Under The Elm Tree – Episode 37


I THINK your father’s changing towards me, Kitty.” Tam smiled. “He’s much more friendly than he used to be.”

They were sitting beneath the elm tree on the village green.

“Well . . . yes,” she agreed tentatively.

“But?”

She sighed.

“He still doesn’t think we’re right for each other.”

“Look, Kitty. Our families aren’t so very different when you get down to it. My parents own a steel works, not a country estate!”

“Dad doesn’t see it like that, though, Tam. He thinks that because you’re related to the Stonethwaites, you’re above us somehow, and that we’re not suited.”

He stood up, and an unopened letter fell from his pocket. He picked it up, looking at it absently.

“It’s another letter from Father. He’s been writing a lot lately, and I’m a bit worried about him. It’s this government scheme. He’s finding the production change all a bit much to cope with.” He placed the letter beneath his paint box. “I’ll read it later. Then I’ll write back to him tonight.”

He opened up his easel and set it just within the shade of the elm tree’s long branches. Kitty came to stand beside him, and he slipped an arm about her waist. They stood there together for a moment before he eased away and set out a blanket for Kitty to sit on.

“There, like that,” he said, arranging her arms. “Now, don’t move . . .”

“How long have I got to stay like this?” She laughed.

“For as long as it takes! Every painting’s different.” He opened his paint box. “I’m glad you wore your green dress. I’ll never forget when I saw you in it at the Christmas dance.”

He smiled at her, a smile so intimate and deep that it set her pulse racing.

“Stay like that,” he said.

“Like what?”

“Smiling that smile. I want to capture it.”

A stillness fell upon the afternoon as Tam painted, absorbed in his task. Kitty listened to the soft rustle of the branches above as they lifted gently in the warm breeze, then the sonorous bong of the church clock as it sounded out the quarter hour.

Kitty thought she had never been so happy. To be in Tam’s company like this, just the two of them, was wonderful. And when a lark began its melodious song high above a meadow beyond the church, she thought the sound would lodge in her heart for ever.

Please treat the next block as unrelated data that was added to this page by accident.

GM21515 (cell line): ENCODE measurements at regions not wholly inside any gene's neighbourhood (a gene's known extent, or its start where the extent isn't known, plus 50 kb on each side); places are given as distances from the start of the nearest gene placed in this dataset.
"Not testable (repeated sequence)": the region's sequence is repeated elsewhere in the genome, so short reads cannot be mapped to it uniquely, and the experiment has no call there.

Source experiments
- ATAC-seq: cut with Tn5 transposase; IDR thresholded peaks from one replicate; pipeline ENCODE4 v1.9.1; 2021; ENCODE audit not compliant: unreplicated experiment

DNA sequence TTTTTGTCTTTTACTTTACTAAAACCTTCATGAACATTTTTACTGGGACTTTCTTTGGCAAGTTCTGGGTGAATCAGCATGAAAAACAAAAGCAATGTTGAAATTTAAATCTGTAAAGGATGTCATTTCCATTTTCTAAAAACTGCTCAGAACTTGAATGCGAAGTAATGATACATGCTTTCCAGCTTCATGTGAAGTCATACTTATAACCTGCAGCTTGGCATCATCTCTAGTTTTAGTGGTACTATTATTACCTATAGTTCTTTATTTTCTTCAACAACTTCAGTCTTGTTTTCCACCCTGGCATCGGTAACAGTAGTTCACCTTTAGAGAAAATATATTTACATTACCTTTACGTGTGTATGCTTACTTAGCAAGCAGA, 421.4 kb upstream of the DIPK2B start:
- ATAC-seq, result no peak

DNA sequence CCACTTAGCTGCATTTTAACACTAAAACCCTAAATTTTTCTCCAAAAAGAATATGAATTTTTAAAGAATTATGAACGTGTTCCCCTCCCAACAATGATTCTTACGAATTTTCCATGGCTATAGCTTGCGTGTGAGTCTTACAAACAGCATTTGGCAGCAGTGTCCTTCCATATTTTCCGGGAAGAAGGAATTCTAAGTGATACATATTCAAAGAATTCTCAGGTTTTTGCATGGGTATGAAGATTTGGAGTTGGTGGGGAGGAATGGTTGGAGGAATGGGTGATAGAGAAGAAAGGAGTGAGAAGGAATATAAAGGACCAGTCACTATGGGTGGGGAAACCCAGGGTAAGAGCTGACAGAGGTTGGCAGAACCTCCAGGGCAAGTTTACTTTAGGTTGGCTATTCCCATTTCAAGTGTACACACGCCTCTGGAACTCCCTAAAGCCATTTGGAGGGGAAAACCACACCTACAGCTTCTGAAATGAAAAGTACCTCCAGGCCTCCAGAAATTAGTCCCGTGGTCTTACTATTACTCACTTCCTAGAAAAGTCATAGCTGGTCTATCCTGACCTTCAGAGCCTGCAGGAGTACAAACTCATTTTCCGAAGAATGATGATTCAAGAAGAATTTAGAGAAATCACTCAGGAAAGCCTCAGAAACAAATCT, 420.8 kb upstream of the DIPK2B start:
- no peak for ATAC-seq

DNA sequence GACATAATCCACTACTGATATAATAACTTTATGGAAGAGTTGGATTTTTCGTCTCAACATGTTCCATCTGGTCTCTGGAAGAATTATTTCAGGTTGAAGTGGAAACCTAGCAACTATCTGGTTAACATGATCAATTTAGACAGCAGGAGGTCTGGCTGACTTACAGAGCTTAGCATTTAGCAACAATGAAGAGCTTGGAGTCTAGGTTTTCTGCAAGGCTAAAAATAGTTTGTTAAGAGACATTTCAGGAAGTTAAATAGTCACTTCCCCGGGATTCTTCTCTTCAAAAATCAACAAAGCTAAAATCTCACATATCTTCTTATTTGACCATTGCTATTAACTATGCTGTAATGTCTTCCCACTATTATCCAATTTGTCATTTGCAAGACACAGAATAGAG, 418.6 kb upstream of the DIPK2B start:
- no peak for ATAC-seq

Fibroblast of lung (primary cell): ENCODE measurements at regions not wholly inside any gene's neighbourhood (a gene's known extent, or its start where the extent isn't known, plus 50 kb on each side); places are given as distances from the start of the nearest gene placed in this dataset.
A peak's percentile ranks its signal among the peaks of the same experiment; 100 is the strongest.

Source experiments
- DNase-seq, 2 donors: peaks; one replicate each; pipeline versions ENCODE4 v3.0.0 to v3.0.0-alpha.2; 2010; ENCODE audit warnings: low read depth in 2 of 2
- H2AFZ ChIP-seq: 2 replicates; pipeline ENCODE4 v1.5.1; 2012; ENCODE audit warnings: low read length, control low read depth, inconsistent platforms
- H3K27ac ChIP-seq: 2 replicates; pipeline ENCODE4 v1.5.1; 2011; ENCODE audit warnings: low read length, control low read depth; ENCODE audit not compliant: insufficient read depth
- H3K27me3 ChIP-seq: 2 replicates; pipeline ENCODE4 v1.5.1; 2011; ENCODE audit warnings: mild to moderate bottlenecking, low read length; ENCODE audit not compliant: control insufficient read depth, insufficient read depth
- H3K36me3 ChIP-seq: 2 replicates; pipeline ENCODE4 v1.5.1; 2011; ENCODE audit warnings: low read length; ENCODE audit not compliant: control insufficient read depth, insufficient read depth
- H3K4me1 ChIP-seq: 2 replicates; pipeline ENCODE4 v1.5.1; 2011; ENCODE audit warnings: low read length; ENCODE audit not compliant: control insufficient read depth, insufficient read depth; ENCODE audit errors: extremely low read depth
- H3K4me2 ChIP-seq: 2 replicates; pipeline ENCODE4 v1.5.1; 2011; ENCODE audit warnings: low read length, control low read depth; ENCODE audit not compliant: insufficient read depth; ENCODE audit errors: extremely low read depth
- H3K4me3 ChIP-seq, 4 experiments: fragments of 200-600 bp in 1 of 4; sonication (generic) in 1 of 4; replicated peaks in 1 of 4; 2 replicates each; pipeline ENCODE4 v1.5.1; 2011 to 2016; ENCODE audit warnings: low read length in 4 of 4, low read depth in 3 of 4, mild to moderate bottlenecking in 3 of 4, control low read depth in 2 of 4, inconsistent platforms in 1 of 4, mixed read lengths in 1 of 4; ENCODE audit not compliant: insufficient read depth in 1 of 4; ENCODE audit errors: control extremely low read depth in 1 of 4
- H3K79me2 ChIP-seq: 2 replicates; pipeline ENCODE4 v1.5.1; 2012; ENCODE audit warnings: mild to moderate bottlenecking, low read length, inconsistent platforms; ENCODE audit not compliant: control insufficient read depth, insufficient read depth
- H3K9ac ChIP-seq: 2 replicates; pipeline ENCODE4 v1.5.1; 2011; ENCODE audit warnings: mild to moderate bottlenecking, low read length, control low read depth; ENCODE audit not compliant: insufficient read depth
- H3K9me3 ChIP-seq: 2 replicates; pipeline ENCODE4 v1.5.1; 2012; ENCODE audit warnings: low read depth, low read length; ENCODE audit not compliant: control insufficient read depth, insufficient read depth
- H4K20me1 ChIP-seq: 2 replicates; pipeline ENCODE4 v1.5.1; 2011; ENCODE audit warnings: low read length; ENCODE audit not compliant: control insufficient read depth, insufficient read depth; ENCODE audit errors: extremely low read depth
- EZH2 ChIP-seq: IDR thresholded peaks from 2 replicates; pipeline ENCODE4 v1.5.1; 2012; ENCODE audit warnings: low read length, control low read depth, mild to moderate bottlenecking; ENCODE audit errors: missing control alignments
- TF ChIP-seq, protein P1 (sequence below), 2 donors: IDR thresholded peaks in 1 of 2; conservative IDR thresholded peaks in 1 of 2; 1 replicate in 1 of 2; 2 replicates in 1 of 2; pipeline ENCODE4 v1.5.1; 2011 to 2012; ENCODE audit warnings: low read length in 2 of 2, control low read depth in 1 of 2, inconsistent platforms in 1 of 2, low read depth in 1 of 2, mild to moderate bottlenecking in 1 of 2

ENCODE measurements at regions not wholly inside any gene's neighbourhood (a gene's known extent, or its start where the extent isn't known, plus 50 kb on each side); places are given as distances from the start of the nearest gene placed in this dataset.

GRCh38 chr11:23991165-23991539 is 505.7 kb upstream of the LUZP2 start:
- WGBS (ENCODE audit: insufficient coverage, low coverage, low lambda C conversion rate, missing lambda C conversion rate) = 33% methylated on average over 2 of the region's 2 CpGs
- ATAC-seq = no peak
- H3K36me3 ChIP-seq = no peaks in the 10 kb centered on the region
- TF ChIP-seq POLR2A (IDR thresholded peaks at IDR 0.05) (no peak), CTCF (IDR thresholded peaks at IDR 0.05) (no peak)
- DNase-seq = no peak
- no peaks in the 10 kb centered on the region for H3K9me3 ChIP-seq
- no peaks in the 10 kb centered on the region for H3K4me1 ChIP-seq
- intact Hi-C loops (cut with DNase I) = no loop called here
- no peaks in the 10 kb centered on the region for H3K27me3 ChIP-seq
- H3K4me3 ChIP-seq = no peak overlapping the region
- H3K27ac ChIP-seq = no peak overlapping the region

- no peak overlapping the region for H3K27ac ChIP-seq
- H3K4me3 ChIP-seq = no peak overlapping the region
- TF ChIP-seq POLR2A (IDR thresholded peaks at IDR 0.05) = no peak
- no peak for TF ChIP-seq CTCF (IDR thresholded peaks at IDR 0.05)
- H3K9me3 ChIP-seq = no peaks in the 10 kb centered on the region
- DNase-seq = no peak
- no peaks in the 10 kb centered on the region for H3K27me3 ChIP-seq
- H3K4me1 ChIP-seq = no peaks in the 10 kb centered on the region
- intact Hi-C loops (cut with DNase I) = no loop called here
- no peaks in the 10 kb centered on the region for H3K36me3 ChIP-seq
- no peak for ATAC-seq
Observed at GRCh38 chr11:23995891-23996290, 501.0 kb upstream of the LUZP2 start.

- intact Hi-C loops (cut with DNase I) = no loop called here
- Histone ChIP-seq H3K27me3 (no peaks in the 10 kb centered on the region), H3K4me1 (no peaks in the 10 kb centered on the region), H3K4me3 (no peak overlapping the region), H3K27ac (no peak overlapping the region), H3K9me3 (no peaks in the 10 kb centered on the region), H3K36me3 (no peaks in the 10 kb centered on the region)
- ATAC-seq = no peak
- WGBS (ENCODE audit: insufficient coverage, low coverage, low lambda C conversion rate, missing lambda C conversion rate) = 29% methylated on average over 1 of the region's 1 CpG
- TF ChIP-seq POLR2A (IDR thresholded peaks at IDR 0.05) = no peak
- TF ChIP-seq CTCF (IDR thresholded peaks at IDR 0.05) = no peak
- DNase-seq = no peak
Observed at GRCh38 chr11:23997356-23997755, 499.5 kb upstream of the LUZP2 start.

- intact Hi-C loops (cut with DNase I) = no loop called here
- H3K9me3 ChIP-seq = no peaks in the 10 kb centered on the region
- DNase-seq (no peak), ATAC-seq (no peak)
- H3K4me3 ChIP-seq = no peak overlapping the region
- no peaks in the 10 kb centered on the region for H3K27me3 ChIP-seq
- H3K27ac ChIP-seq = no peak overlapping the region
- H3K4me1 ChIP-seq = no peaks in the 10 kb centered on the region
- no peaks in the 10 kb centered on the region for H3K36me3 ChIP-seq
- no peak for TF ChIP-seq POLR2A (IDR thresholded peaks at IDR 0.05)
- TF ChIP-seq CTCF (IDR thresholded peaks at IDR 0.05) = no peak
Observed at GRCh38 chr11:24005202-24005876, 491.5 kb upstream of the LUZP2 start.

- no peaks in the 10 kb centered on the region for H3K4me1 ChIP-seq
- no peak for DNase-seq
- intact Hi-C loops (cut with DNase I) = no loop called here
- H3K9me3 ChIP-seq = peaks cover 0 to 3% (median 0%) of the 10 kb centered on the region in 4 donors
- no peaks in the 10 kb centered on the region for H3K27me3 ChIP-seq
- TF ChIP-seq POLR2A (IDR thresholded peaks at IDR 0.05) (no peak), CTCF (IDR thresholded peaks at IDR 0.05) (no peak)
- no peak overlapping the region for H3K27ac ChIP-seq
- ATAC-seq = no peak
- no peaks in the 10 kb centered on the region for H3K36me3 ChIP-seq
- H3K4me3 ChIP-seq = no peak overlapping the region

The sun, high in the sky above them, dropped through the gently lifting leaves, and shifting patterns of light and shade played across her dress. A lawn mower began whirring gently from one of the cottage gardens surrounding the green and the sweet scent of newly mown grass drifted across to them.

Occasionally she shifted slightly, but she tried not to break Tam’s concentration by speaking. Every now and then he would stop and allow Kitty to rise and stretch her legs, but he was always insistent she sat back down in exactly the same place in exactly the same pose.

Finally, with the shadows beginning to lengthen, he stepped back.

“I think that’s it,” he said. “It’s not finished, but I’ve got everything I need for now. I can complete it at home. Do you want to see it?”

She nodded, getting up stiffly.

“As long as you haven’t painted a donkey’s head on my shoulders!” she added, and he laughed.

She walked out from the shade of the tree into the sunlight, and stood staring at the painting.

For a moment she couldn’t speak.

The brush strokes were of a bolder style than she’d seen before and for a while all she could see were daubs of blue, green, yellow and brown. Then she stepped back, and the picture slipped into focus. She held her breath as she looked at it. The girl in the picture was beautiful, radiant with happiness and her face alight with love and life. Was that truly how Tam saw her?

Alan Spink

Alan is a member of the “Friend” Fiction Team. He enjoys working closely with writers and being part of the creative process which sees storytelling ideas come to fruition. A keen reader, he also writes fiction and enjoys watching football and movies in his spare time. His one aspiring tip to new writers is to “write from your imagination”.